As an EXCEL Scholar (2022-2023), she researched energy politics in East Asia and carbon neutrality goals of South Korea, Japan, and China. She completed two independent research studies: one in collaboration with Prof. Il Hyun Cho on “Regional Perceptions of China’s Belt and Road Initiative” (fall 2022), and another on “Mandarin Language-Based Contemporary Media in China” (fall 2023). 

“All of these academic experiences have inspired my honors thesis, which explores determinants of Chinese global influence, focusing on BRI energy projects and soft power initiatives,” Halvorson says. “My sincere interest in East Asian politics, language, and culture inspired me to study abroad in Seoul, South Korea in spring 2023.”

Halvorson also pursued internships every summer—a Chinese immersion program at Middlebury Chinese Language School (summer 2022), FTI consulting on the Energy and Natural Resources team in Washington, D.C. (summer 2023), and a virtual internship through the U.S. State Department’s Virtual Student Federal Service Program (2024). In the latter, Halvorson uses her Mandarin proficiency to research and track key environmental, science, tech, and health developments for the U.S. Consulate General.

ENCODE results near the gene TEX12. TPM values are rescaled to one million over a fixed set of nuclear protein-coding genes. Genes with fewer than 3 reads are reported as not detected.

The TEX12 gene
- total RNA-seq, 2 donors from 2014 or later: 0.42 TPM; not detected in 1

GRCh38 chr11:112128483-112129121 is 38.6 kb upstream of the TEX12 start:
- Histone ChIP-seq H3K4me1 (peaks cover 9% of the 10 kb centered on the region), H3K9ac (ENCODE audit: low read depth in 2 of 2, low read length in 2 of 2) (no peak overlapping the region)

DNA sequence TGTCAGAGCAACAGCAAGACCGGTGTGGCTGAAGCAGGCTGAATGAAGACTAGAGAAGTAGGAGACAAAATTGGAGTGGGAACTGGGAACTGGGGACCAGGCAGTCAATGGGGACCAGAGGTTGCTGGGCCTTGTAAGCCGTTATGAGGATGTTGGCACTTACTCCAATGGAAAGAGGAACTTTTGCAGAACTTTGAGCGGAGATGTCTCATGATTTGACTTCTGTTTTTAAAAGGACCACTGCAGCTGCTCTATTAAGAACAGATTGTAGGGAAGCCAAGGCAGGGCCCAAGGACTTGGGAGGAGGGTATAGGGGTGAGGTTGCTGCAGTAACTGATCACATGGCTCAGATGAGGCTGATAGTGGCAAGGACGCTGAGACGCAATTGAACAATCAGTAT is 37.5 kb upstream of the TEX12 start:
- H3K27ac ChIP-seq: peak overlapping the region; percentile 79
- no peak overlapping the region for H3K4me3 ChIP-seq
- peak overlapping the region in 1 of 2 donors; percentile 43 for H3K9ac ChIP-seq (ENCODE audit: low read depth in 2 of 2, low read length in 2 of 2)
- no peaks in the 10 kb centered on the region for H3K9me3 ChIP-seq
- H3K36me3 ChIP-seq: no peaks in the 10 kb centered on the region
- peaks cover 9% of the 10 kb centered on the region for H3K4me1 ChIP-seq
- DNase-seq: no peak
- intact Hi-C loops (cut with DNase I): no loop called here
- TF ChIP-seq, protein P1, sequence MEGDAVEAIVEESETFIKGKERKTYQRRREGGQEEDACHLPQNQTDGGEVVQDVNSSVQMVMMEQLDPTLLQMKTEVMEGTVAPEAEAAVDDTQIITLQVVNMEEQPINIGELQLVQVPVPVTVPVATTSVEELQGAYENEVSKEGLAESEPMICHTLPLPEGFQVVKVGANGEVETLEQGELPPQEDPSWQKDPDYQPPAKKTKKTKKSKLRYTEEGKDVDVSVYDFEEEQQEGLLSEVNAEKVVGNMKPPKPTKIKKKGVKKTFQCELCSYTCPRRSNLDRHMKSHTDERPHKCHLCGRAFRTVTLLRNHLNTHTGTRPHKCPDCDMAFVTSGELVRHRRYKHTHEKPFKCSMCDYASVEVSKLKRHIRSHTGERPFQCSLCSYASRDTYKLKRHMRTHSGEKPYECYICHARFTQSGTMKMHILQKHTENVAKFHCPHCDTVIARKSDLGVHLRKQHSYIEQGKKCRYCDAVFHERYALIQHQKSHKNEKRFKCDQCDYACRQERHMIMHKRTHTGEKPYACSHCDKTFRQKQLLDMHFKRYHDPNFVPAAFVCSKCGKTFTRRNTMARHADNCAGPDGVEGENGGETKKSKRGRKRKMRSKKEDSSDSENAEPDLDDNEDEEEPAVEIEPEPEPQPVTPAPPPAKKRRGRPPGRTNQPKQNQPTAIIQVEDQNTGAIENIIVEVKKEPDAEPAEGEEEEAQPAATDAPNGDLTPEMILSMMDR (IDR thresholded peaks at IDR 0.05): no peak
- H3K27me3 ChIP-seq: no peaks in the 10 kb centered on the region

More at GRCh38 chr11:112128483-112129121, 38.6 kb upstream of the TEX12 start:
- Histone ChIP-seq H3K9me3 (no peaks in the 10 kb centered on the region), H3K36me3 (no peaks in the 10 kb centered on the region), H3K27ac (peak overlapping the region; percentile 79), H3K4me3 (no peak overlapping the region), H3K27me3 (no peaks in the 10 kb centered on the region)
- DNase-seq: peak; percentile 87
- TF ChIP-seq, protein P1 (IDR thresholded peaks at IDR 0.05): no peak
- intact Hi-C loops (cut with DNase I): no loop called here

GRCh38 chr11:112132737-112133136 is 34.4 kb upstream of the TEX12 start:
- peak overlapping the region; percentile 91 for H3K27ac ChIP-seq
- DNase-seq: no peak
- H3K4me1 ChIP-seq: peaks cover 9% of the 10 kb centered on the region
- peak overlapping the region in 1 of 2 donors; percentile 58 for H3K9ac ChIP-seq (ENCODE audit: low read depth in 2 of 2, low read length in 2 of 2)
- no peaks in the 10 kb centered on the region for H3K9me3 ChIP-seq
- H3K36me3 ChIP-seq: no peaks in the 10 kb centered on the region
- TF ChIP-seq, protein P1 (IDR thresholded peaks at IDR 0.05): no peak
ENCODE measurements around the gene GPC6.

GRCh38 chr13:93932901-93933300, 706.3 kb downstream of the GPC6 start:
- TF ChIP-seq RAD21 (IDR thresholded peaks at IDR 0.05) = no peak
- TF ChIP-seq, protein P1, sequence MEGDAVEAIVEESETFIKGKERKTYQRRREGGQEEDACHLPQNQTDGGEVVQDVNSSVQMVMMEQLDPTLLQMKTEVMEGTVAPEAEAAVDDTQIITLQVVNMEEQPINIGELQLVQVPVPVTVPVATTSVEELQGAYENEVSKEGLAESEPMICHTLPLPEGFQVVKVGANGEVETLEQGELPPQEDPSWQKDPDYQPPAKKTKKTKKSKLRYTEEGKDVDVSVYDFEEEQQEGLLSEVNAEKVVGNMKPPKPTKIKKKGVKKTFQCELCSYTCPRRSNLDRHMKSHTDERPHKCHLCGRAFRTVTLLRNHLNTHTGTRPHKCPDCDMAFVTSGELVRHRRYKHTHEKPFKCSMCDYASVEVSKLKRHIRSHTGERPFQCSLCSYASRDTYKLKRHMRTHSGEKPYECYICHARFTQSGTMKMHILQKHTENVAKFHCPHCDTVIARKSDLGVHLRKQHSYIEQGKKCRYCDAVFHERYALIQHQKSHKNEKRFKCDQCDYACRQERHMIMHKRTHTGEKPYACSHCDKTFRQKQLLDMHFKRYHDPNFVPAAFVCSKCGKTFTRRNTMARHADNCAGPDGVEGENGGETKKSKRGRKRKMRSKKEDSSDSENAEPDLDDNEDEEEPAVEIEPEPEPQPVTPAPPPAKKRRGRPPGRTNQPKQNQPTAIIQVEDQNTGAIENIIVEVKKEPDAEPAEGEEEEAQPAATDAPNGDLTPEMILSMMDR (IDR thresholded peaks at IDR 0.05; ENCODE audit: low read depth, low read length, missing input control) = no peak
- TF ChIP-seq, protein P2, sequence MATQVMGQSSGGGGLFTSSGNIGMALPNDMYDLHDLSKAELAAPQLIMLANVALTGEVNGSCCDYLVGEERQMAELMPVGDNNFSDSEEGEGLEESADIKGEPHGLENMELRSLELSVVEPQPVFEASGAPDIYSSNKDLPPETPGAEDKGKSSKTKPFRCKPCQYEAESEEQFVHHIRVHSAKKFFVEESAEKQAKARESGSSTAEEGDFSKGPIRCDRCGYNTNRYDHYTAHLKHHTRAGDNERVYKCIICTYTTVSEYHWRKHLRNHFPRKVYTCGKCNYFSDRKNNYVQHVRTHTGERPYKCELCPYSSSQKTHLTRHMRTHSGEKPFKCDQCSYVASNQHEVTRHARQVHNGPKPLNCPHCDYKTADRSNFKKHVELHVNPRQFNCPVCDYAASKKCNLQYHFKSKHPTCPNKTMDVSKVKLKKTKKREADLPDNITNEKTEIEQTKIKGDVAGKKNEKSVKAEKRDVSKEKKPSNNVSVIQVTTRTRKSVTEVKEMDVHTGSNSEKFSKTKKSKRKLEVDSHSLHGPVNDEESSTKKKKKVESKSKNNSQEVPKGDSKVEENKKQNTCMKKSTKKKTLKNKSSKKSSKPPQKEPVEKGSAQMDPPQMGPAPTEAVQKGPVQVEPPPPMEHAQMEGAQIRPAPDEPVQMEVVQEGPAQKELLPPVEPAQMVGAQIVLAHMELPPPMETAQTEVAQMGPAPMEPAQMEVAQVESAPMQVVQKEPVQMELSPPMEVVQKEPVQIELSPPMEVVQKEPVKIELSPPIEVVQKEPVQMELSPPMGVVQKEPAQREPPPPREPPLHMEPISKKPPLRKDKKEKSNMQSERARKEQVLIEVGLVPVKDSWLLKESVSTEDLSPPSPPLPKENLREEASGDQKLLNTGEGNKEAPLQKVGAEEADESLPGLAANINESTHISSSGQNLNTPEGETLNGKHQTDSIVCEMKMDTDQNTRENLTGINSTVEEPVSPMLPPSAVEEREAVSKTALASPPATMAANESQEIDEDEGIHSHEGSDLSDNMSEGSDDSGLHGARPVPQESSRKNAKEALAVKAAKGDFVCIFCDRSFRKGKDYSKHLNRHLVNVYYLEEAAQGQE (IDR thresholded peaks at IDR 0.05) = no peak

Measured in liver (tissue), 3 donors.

The mentors and experiences that mattered most:

“Lafayette has hands down introduced me to the brightest minds I know,” she says. “I’ve never walked away from a class without learning something new and insightful.”

She says her friends provided an incredible support system, and mentors struck a balance in providing support, but also pushing her to achieve academic growth.

“I owe so much of my personal and professional development to Prof. Cho,” she says, explaining that Cho led her EXCEL Scholar work, independent research, and served as her thesis adviser.

From providing guidance and mentorship, to writing recommendations and inspiring her to study abroad, Cho shaped the trajectory of her academic interests.